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What you can do with 24 hours and a bunch of web geeks Peter Griffin Jun 25

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If you want to make any sort of statement in the world these days, and particularly if you are asking for other people’s money to help you do it, you need to have a website.

fcpBut despite the rise of free website tools and hosted website platforms, to build a good website you really need to get people involved who know what they are doing. Unfortunately that usually costs a lot of money. Its great then that New Zealand hosts an annual competition that pits teams against each other to build websites for organisations that want to change the world, but can’t afford the accompanying website.

I was lucky enough to be on the judging panel for Fullcodepress, which was held at the Wellington town hall last weekend and involved three teams from New Zealand, Australia and the United States working non-stop for 24 hours on websites for three non-profit organisations. I waltzed up on Sunday just as the teams were putting the finishing touches on their websites. But the detritus of chocolate bar wrappers, empty coffee cups and the blaring rock music hinted at the frantic pace the teams had sustained the previous night.

I was a judge of the content on the websites – the way the teams and their not for profit organisations told their stories online. All the geeky technical bits about coding, and navigation and whether the site would view properly in IE6 were left to my more tech-savvy fellow judges. But in the end we gave the top prize to the Australians and this website for the Australian Lions Hearing Dog service, which pairs specially trained dogs with deaf people.

This wasn’t the most technically flashy website of the three, but it made good use of the real life stories the Hearing Dog service has come across to tell a compelling and very human story. The Codaroos opted to keep things simple and listened carefully to their client, which paid off handsomely for them. One of the judges, Xero’s  head of design, Philip Fierlinger put together some judging notes which reflect well the torturous decisions we made about who to give the prize to. Our decision, incidentally, was unanimous. Philip puts his finger on what gave the Codaroos their edge:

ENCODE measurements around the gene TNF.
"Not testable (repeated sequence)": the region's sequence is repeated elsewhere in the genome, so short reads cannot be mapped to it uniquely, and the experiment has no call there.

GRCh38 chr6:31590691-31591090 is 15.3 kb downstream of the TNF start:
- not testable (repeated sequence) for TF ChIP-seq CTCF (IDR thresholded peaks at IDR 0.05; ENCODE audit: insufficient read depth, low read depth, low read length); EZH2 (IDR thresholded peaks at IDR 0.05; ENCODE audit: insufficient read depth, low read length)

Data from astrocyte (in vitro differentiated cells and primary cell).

The key to success, comes back to that old chestnut: keep it simple, focus on the basics:

  • Tell a good story
  • Help people understand what’s important and why
  • Build on a strong foundation

That might sound like a formula for mediocrity, play it safe, avoid risks. Not true. You can be innovative within the constraints of simplicity. Look at Apple. Sometimes innovation is so simple you don’t even notice.

The Code Blacks site completed for the Te Hua Rangatahi Trust made some innovative use of calendaring and Facebook integration and shows a lot of promise. So too does the site put together by Team USA for the Timaru Mental Health Support Trust.

The great thing about Fullcodepress is that regardless of who won, three not-for-profits that previously had no or minimal web presence now have fully-functional, professional looking websites that are easy to maintain.

I was struck while listening to the comments of the web teams by how much use they had made of free content management systems – two of the sites were based on WordPress, the Code Blacks’ site was based on New Zealand-made opensource content management system Silverstripe. What you can do now using these technologies, the various plug-ins that are available for them, and interfaces with free social networking tools is incredibly powerful.

The victorious Codearoos

The victorious Codaroos

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